Earlier this year I was casually following the #cimcig hashtag on Twitter during the ‘Communicating with the construction industry’ seminar. A tweet caught my attention: research from Competitive Advantage seemed to suggest 51% of architects no longer read hard copy magazines. And apparently it isn’t because they now read news and articles online. According to the research, over half don’t read anything at all.
At BDB this got us thinking – if these statistics are a fair representation of the architectural market, can the same be said for other media in the construction industry and built environment? And if so, what does this lack of engagement and take-up mean for the future of the industry press?
There’s no doubt that trade magazines play a vital role in informing readers with breaking news, exclusive interviews and interesting features – and we certainly don’t believe that will suddenly come to an unexpected halt. But since the start of the recession there’s been a lot of change in the construction press – the introduction of subscriber-only content behind ‘paywalls’ when once it was freely available, closure of sector magazines and the impact of social media which gives people greater choice and control over where they find the content that’s relevant for them.
Some publishers, although not all, have invested in developing their print and online offer to entice readers (and advertisers) and maintain an active readership and subscriber base. Yet dwindling advertising budgets remain the Achilles heel for many titles – reduced income ultimately means less investment in editorial content and personnel. And that’s without the continued existence of colour separations and paid-for ‘editorial’ that’s attempted to plug the gap.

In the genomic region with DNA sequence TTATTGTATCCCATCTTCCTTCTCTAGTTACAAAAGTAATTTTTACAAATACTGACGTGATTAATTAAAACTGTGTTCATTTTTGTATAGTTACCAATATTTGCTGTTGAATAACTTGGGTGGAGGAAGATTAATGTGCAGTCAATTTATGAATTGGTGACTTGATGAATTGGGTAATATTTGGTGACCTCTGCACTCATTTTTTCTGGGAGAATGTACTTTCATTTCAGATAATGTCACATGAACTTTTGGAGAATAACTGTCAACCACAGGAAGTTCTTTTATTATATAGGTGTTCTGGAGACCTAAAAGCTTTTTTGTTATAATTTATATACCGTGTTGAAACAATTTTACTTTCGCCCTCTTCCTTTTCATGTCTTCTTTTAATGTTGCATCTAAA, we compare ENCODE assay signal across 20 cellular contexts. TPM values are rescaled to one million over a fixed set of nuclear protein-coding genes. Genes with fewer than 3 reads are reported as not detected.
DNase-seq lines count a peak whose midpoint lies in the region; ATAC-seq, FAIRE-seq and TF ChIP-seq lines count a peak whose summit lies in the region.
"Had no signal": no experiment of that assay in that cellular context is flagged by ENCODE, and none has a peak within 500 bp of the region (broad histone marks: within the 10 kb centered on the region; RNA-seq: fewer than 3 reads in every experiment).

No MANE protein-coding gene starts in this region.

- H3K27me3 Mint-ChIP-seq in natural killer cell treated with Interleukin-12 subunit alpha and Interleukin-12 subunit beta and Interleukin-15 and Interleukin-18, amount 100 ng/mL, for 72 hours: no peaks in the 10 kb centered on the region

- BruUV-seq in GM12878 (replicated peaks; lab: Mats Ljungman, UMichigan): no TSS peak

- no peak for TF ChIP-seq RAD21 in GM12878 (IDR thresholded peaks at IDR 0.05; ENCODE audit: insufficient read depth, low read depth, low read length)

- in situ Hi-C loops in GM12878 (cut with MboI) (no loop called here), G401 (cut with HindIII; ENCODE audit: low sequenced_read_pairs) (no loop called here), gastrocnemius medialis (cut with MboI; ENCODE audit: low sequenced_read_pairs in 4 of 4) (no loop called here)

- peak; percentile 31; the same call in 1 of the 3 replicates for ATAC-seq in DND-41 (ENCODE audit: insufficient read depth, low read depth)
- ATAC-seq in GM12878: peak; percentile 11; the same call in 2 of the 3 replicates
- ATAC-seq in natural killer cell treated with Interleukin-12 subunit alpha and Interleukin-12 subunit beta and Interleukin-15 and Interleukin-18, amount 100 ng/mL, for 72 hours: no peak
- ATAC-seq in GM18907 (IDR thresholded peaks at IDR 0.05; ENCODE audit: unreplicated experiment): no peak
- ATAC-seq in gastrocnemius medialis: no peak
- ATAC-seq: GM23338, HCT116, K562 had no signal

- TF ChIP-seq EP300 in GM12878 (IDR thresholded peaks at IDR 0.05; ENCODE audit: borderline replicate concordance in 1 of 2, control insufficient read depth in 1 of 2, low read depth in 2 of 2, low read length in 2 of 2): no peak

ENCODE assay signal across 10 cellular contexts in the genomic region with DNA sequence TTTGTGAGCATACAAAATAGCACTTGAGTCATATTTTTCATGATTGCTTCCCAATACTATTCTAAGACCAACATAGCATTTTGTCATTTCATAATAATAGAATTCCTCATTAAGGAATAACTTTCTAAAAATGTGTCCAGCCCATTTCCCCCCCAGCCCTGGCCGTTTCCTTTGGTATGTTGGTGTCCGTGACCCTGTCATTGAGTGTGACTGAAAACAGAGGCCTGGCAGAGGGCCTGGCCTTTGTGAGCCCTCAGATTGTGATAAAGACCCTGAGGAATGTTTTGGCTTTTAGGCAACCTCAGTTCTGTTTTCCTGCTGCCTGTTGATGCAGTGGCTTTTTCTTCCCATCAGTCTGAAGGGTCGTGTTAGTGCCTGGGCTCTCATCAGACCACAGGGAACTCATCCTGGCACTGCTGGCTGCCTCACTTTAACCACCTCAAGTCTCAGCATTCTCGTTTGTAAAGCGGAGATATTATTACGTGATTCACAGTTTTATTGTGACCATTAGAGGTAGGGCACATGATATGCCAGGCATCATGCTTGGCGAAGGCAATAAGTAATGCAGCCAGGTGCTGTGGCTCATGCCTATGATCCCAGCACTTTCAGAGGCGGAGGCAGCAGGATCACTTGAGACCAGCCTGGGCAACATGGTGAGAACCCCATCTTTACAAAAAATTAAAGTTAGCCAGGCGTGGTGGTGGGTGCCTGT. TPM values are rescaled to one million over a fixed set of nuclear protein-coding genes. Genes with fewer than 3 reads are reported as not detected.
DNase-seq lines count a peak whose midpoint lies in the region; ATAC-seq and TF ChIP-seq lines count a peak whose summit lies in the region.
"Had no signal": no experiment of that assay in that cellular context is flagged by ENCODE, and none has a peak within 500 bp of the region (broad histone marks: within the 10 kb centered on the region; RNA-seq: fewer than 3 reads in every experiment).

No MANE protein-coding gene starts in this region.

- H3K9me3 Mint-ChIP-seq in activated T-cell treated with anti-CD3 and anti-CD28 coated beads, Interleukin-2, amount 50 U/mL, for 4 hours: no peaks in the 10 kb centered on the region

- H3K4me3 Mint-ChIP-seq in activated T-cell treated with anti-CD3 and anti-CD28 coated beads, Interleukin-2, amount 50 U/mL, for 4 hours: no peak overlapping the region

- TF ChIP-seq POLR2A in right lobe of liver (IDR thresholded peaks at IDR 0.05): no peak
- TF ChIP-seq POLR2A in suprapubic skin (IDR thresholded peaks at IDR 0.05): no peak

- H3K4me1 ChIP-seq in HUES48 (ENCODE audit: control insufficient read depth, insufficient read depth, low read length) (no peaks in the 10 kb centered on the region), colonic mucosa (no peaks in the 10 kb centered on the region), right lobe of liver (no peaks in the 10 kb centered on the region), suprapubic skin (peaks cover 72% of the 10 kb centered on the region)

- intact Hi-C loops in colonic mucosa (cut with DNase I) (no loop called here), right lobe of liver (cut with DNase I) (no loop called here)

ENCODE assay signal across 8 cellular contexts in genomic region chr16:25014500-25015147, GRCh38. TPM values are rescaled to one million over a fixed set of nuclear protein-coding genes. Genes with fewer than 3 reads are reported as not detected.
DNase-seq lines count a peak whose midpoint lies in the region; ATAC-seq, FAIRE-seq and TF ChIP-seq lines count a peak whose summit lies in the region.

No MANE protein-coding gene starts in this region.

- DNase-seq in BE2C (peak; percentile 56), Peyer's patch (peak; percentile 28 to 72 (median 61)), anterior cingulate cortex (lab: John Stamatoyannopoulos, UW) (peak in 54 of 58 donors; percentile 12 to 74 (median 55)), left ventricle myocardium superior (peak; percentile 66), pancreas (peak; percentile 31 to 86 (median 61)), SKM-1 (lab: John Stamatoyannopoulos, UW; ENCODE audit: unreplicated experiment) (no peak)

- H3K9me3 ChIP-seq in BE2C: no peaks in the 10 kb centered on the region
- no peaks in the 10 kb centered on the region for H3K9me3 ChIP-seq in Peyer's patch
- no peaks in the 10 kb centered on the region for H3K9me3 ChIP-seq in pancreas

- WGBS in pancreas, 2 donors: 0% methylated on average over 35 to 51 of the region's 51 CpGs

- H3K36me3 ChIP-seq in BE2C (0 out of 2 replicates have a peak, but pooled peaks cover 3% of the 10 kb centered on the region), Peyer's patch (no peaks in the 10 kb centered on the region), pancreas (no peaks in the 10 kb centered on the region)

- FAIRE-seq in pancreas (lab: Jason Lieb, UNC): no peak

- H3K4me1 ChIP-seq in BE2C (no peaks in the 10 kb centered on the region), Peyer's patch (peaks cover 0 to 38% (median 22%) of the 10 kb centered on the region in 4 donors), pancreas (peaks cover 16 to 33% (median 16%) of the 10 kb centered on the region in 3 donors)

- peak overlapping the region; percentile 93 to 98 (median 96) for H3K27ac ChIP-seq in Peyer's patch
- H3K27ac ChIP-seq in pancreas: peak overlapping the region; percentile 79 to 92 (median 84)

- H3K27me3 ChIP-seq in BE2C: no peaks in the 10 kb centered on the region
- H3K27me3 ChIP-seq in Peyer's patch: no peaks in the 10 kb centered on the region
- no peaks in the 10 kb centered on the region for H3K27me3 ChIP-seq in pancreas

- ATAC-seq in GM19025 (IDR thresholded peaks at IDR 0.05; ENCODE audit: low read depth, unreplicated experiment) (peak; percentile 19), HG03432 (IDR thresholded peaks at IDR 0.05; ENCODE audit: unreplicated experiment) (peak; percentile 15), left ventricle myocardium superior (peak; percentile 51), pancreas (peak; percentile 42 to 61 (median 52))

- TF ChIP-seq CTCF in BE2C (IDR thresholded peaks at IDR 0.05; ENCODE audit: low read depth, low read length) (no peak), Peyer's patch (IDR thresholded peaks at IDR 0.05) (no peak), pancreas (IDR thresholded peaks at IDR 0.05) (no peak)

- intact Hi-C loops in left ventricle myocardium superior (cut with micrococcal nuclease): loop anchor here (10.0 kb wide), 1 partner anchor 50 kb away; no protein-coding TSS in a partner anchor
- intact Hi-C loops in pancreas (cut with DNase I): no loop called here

Many businesses in the construction industry have embraced technology and new ways of marketing their products and services to complex, technical audiences. The evolution of digital content in the construction media (videos, podcasts, webinars and social media) shows that the industry is more advanced than it gives itself credit for and audiences have taken well to these advances.
The recession, along with a need to actively target and influence specific audience groups and directly encourage sales, have put marketing budgets under a magnifying glass. Many construction marketers now have to consider value and return on investment more than ever before.
So the million dollar question is…can the construction media still be considered as the place to find the most interesting and relevant content, and target an audience that’s present and accounted for? Or do changes in reader engagement and take-up present an opportunity for publishers to re-shape and do things differently?
At a time when budgets are heavily scrutinised and construction marketers are developing more interesting and relevant content that they can take directly to their customers and audiences, there may be more change ahead yet for the media in the construction and built environment.
What do you think? Talk to us about how you can get the most from your construction marketing budget.
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